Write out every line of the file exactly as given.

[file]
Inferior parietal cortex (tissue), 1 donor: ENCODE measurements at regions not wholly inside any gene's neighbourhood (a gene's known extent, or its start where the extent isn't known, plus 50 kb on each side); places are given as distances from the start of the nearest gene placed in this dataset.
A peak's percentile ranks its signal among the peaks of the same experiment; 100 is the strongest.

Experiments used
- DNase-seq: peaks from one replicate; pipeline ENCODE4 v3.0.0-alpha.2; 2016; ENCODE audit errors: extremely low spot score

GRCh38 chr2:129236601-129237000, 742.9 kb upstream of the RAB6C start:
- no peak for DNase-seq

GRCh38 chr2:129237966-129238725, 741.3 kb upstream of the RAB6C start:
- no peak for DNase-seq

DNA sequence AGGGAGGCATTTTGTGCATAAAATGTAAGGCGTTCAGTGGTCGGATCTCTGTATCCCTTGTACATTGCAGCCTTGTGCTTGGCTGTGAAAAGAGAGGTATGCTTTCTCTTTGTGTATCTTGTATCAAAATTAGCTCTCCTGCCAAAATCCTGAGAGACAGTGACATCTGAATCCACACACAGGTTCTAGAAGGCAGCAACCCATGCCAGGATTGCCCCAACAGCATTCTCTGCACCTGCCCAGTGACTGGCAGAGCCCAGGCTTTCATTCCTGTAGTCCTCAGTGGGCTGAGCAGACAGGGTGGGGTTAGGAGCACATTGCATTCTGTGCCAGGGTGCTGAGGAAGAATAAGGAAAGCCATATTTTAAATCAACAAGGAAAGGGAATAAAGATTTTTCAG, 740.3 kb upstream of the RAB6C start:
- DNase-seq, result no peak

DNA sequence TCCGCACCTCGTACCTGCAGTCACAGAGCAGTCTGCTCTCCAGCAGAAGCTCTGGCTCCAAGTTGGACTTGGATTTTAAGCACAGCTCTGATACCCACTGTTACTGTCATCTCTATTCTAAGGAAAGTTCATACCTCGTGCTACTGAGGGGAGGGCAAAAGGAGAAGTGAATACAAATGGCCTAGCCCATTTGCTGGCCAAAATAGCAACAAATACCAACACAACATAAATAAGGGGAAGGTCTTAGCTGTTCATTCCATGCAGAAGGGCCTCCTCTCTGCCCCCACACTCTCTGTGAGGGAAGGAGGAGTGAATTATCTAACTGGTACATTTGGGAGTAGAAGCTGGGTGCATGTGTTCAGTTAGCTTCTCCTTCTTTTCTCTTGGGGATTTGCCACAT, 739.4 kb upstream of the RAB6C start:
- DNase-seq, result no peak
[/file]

Inferior parietal cortex (tissue), 1 donor: ENCODE measurements at regions not wholly inside any gene's neighbourhood (a gene's known extent, or its start where the extent isn't known, plus 50 kb on each side); places are given as distances from the start of the nearest gene placed in this dataset.
A peak's percentile ranks its signal among the peaks of the same experiment; 100 is the strongest.

Experiments used
- DNase-seq: peaks from one replicate; pipeline ENCODE4 v3.0.0-alpha.2; 2016; ENCODE audit errors: extremely low spot score

GRCh38 chr2:129236601-129237000, 742.9 kb upstream of the RAB6C start:
- no peak for DNase-seq

GRCh38 chr2:129237966-129238725, 741.3 kb upstream of the RAB6C start:
- no peak for DNase-seq

DNA sequence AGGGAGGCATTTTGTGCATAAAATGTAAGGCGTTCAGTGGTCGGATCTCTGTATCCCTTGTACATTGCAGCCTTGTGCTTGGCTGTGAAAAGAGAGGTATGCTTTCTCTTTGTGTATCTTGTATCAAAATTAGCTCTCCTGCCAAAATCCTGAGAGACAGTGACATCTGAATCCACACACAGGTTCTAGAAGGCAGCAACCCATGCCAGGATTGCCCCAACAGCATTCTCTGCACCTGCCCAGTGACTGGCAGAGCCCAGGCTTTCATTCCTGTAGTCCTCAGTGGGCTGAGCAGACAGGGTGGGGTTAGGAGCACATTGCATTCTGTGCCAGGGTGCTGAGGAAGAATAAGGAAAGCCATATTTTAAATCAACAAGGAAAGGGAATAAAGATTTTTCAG, 740.3 kb upstream of the RAB6C start:
- DNase-seq, result no peak

DNA sequence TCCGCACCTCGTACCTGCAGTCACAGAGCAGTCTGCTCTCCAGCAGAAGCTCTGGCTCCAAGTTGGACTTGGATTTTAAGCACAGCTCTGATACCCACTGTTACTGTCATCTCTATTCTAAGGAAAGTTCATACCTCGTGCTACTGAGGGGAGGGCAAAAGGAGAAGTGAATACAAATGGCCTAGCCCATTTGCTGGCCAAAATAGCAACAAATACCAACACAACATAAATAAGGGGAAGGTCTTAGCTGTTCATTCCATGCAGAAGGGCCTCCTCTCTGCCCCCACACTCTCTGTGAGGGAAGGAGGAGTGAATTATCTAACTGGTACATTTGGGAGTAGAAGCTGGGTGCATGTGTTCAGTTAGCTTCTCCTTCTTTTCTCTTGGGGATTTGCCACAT, 739.4 kb upstream of the RAB6C start:
- DNase-seq, result no peak